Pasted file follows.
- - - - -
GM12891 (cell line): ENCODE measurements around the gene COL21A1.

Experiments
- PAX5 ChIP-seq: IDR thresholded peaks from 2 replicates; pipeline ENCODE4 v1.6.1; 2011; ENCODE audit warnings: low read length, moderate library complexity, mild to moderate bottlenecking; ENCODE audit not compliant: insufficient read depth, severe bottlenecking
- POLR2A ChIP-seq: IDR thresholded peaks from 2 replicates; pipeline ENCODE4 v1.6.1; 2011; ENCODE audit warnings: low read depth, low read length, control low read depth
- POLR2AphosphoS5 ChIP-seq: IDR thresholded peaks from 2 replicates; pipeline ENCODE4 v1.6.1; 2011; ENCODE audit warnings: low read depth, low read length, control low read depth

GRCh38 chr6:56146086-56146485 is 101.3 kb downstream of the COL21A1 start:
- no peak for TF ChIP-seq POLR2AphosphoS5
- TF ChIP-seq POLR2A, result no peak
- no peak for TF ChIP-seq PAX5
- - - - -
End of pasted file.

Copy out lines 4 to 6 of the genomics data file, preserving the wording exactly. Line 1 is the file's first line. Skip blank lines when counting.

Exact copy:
- POLR2A ChIP-seq: IDR thresholded peaks from 2 replicates; pipeline ENCODE4 v1.6.1; 2011; ENCODE audit warnings: low read depth, low read length, control low read depth
- POLR2AphosphoS5 ChIP-seq: IDR thresholded peaks from 2 replicates; pipeline ENCODE4 v1.6.1; 2011; ENCODE audit warnings: low read depth, low read length, control low read depth

GRCh38 chr6:56146086-56146485 is 101.3 kb downstream of the COL21A1 start: